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Nelson Mandela funeral fake sign language interpreter tells of his mental problems

By Kim Sengupta

The bogus sign language interpreter who translated an address by Barack Obama into gibberish at Nelson Mandela's memorial service has admitted he was a violent schizophrenic who "heard voices" and saw "angels" during the event.

It has emerged that Thamsanqa Jantjie – who has become known as 'Deaf Con Global' in South Africa – was unlikely to have been vetted by authorities before being put on the podium.

Mr Jantjie, who has been officially categorised as disabled because of schizophrenia, had been in mental institutions and had been involved in acts of violence.

Mr Jantjie (34) told Johannesburg's Star newspaper yesterday that he suffered a schizophrenic episode and began hearing voices and hallucinating while on stage.

Asked how often he had become violent, he said "a lot", but declined to provide details.

He was sorry about what happened, but insisted that he was using his interpreting skills correctly. "I was doing the right thing. I'm not a failure. I can deliver. I was doing what I believe is my calling. I was doing what I believe makes a difference."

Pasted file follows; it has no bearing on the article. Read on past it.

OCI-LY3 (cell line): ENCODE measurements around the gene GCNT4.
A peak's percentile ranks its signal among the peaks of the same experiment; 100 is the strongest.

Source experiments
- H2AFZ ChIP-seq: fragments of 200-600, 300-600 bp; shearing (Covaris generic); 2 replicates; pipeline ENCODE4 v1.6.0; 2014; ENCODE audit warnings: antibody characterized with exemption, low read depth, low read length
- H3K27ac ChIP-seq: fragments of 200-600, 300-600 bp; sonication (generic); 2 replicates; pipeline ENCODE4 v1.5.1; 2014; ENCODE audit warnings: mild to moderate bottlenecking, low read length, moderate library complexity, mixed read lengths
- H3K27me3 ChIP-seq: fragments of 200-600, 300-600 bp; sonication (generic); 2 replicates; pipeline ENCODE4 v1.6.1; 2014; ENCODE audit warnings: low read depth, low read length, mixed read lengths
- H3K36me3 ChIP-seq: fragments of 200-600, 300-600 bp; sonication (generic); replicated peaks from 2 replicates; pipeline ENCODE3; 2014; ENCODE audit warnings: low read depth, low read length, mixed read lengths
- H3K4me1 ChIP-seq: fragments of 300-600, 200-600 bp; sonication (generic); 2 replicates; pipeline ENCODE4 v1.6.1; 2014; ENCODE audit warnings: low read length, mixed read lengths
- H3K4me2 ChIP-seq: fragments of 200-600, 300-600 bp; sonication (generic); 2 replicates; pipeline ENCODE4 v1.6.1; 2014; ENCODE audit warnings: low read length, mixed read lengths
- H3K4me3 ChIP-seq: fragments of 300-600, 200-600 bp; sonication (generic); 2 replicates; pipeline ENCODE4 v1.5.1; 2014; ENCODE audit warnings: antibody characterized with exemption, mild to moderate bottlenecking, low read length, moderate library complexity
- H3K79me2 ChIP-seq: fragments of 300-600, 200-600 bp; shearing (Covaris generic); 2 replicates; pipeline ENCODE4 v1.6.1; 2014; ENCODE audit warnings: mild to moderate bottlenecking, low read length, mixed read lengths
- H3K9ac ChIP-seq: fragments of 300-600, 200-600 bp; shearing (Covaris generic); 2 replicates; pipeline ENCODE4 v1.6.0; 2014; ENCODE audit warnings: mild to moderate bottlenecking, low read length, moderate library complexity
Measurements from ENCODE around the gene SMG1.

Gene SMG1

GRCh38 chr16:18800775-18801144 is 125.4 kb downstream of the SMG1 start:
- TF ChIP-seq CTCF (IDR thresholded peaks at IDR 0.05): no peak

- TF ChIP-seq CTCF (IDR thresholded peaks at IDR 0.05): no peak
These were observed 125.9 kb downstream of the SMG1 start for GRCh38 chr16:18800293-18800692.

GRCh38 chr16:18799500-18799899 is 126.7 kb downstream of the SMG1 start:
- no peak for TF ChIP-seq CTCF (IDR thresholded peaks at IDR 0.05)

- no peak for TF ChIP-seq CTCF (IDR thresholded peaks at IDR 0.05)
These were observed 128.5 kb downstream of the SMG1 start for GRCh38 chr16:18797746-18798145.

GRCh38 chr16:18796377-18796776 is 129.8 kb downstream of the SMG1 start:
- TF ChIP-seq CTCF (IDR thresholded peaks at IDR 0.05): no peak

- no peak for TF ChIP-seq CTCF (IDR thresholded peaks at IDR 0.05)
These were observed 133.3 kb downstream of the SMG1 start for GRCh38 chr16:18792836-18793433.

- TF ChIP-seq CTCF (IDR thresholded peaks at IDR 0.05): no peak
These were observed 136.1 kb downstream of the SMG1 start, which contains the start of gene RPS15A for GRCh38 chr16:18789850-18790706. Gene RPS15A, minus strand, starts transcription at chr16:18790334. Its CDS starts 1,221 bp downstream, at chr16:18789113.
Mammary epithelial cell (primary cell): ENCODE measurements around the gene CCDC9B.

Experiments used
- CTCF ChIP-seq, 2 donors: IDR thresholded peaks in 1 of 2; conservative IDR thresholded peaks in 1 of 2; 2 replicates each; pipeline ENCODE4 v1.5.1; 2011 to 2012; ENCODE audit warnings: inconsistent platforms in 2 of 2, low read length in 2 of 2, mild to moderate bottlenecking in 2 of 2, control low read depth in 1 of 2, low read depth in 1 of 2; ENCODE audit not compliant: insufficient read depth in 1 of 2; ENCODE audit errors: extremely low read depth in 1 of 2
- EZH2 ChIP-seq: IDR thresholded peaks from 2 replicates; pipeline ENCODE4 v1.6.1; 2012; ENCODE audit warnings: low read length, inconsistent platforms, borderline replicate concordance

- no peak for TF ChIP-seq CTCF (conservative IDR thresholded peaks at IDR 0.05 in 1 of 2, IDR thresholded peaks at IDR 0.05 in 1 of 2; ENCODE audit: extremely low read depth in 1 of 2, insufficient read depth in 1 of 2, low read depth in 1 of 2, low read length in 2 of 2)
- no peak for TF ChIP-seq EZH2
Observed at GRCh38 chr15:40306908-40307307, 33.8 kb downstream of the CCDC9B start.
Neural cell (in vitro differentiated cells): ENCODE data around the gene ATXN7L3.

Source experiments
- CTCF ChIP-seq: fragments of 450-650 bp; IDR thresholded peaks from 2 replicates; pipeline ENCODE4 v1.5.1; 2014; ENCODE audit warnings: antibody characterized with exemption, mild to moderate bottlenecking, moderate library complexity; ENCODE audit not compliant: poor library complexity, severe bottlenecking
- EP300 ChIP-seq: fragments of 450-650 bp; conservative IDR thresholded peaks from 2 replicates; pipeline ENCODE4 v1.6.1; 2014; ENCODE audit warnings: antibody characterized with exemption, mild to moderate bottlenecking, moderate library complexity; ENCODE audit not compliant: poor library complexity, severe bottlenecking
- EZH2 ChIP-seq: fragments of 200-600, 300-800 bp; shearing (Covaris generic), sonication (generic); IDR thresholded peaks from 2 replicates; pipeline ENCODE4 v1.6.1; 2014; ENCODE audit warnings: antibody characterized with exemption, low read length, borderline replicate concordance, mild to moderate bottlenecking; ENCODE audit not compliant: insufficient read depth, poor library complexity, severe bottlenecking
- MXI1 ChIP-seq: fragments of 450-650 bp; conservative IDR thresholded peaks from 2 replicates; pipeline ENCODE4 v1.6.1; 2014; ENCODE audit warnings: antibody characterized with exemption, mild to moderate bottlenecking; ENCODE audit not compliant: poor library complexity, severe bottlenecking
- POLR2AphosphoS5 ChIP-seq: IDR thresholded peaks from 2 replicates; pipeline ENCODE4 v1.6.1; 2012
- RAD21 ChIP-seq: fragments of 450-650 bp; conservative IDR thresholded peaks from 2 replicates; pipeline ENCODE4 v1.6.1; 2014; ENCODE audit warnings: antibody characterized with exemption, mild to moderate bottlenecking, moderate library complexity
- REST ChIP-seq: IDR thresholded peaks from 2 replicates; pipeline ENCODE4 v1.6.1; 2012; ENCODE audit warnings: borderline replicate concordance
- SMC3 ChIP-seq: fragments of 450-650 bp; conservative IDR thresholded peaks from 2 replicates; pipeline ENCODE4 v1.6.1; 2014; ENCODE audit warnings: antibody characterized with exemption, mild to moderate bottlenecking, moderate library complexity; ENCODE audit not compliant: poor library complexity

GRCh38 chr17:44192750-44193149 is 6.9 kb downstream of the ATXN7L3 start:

Mr Jantjie claimed that he had undergone a year of training at a school in Cape Town. He admitted, however, that he was due for a six-monthly mental health check-up which would have included assessment of whether the medication he was on was working.

He said he had a relapse during the ceremony at the stadium in Soweto on Tuesday.

"I was in a very difficult position," he said. "And remember those people, the president and everyone, they were armed. If I start panicking I'll start being a problem. I have to deal with this in a manner so that I mustn't embarrass my country."

The deputy cabinet minister Hendrietta Bogopane-Zulu acknowledged that "a mistake happened" in the hiring of Mr Jantjie. She refused to say which arm of the government was responsible, stating: "We are trying to establish what happened".


"I see angels come to the stadium ... I start realising that the problem is here. And the problem, I don't know the attack of this problem, how will it come. Sometimes I get violent on that place. I will see things chasing me."

Thamsanqa Jantjie

Belfast Telegraph


From Belfast Telegraph